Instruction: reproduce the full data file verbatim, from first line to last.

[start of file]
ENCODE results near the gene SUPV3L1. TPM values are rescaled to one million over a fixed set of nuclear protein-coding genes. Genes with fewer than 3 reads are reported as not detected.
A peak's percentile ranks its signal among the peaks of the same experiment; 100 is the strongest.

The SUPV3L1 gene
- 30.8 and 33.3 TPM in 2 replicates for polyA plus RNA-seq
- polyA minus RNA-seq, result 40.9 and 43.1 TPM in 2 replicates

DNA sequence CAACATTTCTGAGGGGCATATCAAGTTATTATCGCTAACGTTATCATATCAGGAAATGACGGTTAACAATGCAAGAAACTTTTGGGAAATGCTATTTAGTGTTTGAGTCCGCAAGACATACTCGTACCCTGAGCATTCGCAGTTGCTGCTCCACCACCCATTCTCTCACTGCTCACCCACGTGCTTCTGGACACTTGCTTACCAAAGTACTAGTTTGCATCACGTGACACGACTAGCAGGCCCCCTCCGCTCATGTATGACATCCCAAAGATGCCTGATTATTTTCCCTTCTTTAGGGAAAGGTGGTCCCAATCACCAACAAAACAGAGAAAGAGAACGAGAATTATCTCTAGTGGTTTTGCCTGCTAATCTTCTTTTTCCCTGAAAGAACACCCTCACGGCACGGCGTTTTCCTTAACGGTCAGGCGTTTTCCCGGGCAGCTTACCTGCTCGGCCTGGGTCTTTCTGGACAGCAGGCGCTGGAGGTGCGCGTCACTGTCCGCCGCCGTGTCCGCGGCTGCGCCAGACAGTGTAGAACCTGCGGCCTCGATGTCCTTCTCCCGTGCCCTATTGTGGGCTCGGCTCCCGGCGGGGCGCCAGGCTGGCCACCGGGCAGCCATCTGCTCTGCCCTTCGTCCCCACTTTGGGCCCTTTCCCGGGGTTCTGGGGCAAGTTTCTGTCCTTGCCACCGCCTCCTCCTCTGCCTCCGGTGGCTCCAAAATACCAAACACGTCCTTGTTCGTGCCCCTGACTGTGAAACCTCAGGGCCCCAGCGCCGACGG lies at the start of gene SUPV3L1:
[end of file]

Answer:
ENCODE results near the gene SUPV3L1. TPM values are rescaled to one million over a fixed set of nuclear protein-coding genes. Genes with fewer than 3 reads are reported as not detected.
A peak's percentile ranks its signal among the peaks of the same experiment; 100 is the strongest.

The SUPV3L1 gene
- 30.8 and 33.3 TPM in 2 replicates for polyA plus RNA-seq
- polyA minus RNA-seq, result 40.9 and 43.1 TPM in 2 replicates

DNA sequence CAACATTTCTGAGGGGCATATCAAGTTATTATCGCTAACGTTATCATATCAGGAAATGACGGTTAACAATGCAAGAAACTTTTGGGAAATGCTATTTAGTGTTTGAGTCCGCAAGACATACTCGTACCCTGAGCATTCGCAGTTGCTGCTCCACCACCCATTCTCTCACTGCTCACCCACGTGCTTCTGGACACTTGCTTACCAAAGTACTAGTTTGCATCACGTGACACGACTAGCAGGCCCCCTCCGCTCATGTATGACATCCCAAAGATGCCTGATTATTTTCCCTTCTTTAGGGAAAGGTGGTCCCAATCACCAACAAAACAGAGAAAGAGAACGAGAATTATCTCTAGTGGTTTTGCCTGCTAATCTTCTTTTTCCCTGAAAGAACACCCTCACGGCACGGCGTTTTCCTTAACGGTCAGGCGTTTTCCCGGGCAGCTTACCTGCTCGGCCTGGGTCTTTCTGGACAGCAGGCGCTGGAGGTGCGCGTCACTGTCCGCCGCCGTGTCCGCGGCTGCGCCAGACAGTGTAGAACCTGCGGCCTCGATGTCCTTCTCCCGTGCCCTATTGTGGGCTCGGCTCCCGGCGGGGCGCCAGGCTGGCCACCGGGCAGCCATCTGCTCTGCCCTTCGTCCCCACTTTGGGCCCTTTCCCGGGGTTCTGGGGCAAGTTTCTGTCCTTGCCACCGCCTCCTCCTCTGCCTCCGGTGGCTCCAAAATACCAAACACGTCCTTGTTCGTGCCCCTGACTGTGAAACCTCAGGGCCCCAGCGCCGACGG lies at the start of gene SUPV3L1: